I have long been interested in the history of Lord Kylsant’s control of Royal Mail Steam Packet Co in the early years of the last century. About a year ago I decided to write a Directory Article on this subject. It soon became clear that this was a major topic and considerable research was necessary. There is no comprehensive coverage of the story anywhere on the internet and what is available is contradictory at times.
During the time I was researching and writing this piece I found that were an amazing number of similarities between the affairs of the Kylsant empire and many of the troubled businesses and banks today. There was the same reckless, debt fuelled growth that worked during a boom but led to inevitable implosion when the boom ended. After WW1 the British Government tried to combat the growing recession by providing guarantees to banks to support lending to an amount equal to £1 billion today. Royal Mail group obtained government guarantees equivalent to £400 million today.
In 1903 Kylsant (or Owen Cosby Philipps as he then was) began by rescuing RMSP from collapse. When his empire imploded in 1928 the shipping groups had grown to include: -
• Elder Dempster
• Pacific Steam Navigation
• Glen Line
• Lamport Holt
• Nelson Line
• Moss Hutchinson
• Nicholas Mihanovich’s Argentine Navigation Co
• Coast Line
• White Star
• Shaw, Savill & Albion
• Aberdeen & Commonwealth
After WW1 the array of shipping companies had their problems, but Kylsant’s task of overcoming them became impossible when his friend Lord Pirrie persuaded him into the folly of taking over financial ownership of Pirrie’s vastly over-extended shipbuilding empire that in 1928 included: -
• Harland & Wolff
• The David Colville steelmaking group
• The Burmeister & Wain UK marine diesel business
• Caird & Co Ltd
• D & W Henderson & Co Ltd
• A & J Inglis Ltd
To make matters worse Kylsant allowed Pirrie to continue to exercise complete control of the Harland & Wolff group, providing him with ever more investment funds. It was only when Pirrie died in 1924 that Kylsant examined Harland & Wolff’s finances and found to his horror that his considerable investment had been entirely lost and that Harland & Wolff was virtually bankrupt.
The only prudent response to this disaster would have been to immediately close down the entire Harland & Wolff group. Perhaps the Government may have come to its rescue. Kylsant feared however, that his shipping companies may not survive the disclosure that their large investment in Harland & Wolff was worthless. So he tried to borrow his way out of trouble, whilst attempting to improving the efficiency of Harland & Wolff and hoping to survive the economic downturn until the usual recovery arrived. Except for the ship repair establishments, which were placed under the control of a Union-Castle engineer, Harland and Wolff’s financial performance continued to deteriorate however. Furthermore the economy did not recover but instead it plunged into the Great Depression.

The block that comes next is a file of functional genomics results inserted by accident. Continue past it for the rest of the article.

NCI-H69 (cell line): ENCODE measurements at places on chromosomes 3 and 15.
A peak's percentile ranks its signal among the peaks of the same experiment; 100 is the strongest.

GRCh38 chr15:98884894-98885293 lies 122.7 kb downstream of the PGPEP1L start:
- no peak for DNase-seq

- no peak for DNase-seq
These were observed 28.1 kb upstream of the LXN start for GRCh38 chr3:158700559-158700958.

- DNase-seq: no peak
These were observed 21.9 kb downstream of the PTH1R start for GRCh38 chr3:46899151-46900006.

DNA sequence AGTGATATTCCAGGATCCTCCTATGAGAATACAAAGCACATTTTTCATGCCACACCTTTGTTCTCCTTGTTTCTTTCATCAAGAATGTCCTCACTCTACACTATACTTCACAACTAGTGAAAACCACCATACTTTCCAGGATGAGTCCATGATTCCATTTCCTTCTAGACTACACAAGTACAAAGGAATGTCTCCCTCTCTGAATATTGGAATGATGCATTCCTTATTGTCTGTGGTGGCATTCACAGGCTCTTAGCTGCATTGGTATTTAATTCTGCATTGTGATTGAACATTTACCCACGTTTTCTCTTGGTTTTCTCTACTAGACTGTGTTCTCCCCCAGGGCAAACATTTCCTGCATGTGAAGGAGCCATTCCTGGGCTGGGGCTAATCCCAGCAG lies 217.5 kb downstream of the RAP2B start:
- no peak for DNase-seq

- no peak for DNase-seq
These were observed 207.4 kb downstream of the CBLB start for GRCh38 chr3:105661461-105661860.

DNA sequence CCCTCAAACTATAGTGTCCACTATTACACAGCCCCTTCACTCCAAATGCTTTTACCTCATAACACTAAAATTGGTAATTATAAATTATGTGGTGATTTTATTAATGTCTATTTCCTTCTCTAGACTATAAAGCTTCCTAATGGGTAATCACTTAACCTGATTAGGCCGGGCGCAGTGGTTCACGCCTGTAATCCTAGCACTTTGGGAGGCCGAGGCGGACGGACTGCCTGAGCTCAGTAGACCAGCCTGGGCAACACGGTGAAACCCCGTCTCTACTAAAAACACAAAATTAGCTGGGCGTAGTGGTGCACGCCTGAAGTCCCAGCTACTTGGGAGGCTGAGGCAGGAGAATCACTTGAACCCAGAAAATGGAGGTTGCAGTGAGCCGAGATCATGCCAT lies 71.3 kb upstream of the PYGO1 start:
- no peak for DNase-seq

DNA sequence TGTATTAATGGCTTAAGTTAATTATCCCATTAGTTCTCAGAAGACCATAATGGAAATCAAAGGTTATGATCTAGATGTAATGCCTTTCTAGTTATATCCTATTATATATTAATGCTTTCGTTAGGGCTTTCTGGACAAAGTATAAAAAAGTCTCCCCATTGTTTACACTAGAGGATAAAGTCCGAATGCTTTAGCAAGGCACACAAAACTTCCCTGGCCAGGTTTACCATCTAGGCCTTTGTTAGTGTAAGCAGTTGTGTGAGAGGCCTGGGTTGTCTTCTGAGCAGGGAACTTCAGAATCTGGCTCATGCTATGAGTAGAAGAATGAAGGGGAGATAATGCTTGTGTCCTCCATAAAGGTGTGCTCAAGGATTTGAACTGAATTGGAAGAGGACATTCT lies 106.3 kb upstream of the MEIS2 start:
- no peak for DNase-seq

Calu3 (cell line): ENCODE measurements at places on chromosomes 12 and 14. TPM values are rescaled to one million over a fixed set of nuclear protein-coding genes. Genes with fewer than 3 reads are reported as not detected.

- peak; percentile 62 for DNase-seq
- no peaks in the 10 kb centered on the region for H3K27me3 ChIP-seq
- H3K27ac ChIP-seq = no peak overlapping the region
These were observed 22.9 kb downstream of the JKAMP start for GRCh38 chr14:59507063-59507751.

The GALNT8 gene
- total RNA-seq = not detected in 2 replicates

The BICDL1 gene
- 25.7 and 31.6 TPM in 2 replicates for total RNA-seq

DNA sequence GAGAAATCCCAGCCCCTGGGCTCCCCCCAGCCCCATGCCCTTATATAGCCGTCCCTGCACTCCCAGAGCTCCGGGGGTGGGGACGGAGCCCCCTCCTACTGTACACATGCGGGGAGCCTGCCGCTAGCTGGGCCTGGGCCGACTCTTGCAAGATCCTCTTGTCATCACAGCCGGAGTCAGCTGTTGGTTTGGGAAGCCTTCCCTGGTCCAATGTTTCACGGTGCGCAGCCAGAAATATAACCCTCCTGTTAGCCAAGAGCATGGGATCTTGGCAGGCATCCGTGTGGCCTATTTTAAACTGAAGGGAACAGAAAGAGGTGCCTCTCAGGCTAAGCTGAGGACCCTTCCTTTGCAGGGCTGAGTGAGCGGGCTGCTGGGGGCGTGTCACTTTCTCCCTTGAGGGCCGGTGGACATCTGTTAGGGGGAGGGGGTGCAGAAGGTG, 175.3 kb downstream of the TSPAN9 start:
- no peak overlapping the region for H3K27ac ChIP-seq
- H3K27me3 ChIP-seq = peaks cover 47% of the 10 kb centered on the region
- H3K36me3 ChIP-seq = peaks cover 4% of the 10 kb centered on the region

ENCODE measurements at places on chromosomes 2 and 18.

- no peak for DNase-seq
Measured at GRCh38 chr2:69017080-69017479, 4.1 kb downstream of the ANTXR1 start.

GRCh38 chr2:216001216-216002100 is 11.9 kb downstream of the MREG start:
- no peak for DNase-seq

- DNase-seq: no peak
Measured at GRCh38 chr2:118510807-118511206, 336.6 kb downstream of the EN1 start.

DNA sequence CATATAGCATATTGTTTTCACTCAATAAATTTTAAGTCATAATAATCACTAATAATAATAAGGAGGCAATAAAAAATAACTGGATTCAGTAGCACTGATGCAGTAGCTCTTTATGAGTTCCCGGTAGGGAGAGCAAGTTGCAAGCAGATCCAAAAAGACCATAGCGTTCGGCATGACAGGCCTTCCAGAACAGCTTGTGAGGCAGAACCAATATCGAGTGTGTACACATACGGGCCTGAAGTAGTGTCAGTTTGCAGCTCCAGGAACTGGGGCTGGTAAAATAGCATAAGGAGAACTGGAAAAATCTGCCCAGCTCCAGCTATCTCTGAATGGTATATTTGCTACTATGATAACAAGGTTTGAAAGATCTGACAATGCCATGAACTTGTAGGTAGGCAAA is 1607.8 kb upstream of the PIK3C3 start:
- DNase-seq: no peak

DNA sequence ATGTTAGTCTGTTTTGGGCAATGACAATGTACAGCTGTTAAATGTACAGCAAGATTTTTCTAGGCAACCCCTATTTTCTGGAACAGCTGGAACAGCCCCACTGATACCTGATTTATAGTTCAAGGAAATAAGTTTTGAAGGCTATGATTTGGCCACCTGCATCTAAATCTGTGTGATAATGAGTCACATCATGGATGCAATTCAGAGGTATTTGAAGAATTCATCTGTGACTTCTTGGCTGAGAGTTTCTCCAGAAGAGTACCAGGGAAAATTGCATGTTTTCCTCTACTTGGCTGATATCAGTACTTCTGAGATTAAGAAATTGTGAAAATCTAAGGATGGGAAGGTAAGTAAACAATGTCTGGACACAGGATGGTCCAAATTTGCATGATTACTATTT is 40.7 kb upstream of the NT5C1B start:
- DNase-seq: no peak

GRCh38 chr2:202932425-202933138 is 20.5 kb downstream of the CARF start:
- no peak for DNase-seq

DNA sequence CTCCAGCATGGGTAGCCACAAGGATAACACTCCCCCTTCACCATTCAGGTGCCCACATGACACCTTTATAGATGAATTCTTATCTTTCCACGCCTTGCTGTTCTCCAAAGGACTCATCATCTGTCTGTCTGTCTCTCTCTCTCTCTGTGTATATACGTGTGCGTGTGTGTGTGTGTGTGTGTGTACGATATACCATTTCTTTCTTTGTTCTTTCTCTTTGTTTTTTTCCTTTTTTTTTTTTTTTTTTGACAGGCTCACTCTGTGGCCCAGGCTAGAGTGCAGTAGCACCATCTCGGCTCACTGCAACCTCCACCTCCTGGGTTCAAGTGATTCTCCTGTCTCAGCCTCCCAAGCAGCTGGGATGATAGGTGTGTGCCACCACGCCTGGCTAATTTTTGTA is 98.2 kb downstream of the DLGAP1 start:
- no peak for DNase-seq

When the Royal Mail group was unable to meet its loan repayments, the government appointed the leading accountant of the day to investigate the situation. After a lightening investigation Sir William McLintock estimated that the group’s deficit was £30 million – the present day equivalent of £1.2 billion. To make matters worse the Royal Mail group was so interwoven that it took years to unravel the tangled financial chaos.
The government failed to detect that the Royal Mail group had been insolvent for years and was so furious that it charged Kylsant with fraud in a highly contentious case that established new legal precedents. The court found that while he had issued no statements that were untrue, he had failed to tell the entire truth when raising money and he was sentenced to imprisonment in Wormwood Scrubs. Kylsant was the first Peer to be imprisoned for fraud and since then only one other Peer has been convicted of fraud. The second is the newspaper proprietor Lord Black, currently serving a prison sentence in the USA.
I hope that some Members will gain as much enjoyment from reading this history as I have had in researching and writing the story.
I have to say I founfd your piece on the Kylsant empire absolutely fascinating. I have been researching Lord Pirrie since I live close to Witley Park which he bought. I had no idea that he had died a virtual bankrupt and although I knew Harlands was in trouble I did not realise the extent of it. Your parallels with the events of the past couple of years are also spot on.